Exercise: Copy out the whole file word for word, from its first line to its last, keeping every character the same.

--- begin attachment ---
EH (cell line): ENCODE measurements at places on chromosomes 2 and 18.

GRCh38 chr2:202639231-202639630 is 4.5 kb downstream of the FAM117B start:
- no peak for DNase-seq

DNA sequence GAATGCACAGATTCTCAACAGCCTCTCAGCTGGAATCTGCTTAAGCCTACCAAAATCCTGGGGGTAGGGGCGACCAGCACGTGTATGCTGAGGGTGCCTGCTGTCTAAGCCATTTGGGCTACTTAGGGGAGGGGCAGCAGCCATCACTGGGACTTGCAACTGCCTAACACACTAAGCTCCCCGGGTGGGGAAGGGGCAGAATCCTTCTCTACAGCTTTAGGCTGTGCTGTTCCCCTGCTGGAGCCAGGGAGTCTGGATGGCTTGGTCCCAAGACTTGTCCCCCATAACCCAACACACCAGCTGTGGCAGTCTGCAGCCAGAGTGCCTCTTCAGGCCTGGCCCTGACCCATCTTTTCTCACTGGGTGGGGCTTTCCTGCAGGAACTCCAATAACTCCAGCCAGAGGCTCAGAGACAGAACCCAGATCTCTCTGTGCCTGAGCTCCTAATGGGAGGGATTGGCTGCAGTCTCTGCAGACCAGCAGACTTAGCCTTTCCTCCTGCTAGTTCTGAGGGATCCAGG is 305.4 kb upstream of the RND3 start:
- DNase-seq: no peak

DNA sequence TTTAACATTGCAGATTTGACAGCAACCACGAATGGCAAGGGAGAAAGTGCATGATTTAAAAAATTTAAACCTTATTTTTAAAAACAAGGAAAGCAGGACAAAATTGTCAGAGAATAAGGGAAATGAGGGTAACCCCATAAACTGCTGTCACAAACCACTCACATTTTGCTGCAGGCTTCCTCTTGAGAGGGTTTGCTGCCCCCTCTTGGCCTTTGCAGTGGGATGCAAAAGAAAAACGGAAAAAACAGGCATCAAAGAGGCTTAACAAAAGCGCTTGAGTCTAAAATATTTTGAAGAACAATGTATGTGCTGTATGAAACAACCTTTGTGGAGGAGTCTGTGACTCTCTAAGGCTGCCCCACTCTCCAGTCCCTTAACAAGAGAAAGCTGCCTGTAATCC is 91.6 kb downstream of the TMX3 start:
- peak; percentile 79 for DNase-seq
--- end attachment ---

EH (cell line): ENCODE measurements at places on chromosomes 2 and 18.

GRCh38 chr2:202639231-202639630 is 4.5 kb downstream of the FAM117B start:
- no peak for DNase-seq

DNA sequence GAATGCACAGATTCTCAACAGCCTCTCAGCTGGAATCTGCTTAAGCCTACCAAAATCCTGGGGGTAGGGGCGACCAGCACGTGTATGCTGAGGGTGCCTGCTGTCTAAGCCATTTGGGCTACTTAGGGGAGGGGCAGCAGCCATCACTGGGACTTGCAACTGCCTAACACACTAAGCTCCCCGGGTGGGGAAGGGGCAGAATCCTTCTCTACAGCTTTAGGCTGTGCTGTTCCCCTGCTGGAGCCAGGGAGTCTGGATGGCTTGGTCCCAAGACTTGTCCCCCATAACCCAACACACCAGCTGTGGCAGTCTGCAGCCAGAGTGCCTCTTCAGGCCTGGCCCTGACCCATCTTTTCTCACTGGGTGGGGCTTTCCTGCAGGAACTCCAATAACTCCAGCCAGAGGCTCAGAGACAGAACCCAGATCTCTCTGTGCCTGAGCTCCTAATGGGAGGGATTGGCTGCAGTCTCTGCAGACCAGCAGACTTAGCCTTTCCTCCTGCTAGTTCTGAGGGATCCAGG is 305.4 kb upstream of the RND3 start:
- DNase-seq: no peak

DNA sequence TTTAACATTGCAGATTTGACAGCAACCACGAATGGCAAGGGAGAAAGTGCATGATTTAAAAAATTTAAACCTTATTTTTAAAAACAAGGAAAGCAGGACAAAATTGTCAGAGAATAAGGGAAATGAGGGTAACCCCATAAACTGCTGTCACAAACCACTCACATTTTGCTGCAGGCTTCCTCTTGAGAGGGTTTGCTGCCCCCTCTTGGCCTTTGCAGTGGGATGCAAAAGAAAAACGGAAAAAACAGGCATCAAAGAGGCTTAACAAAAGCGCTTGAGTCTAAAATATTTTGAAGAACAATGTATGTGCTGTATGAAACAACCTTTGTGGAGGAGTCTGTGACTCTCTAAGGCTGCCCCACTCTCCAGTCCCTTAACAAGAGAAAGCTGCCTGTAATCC is 91.6 kb downstream of the TMX3 start:
- peak; percentile 79 for DNase-seq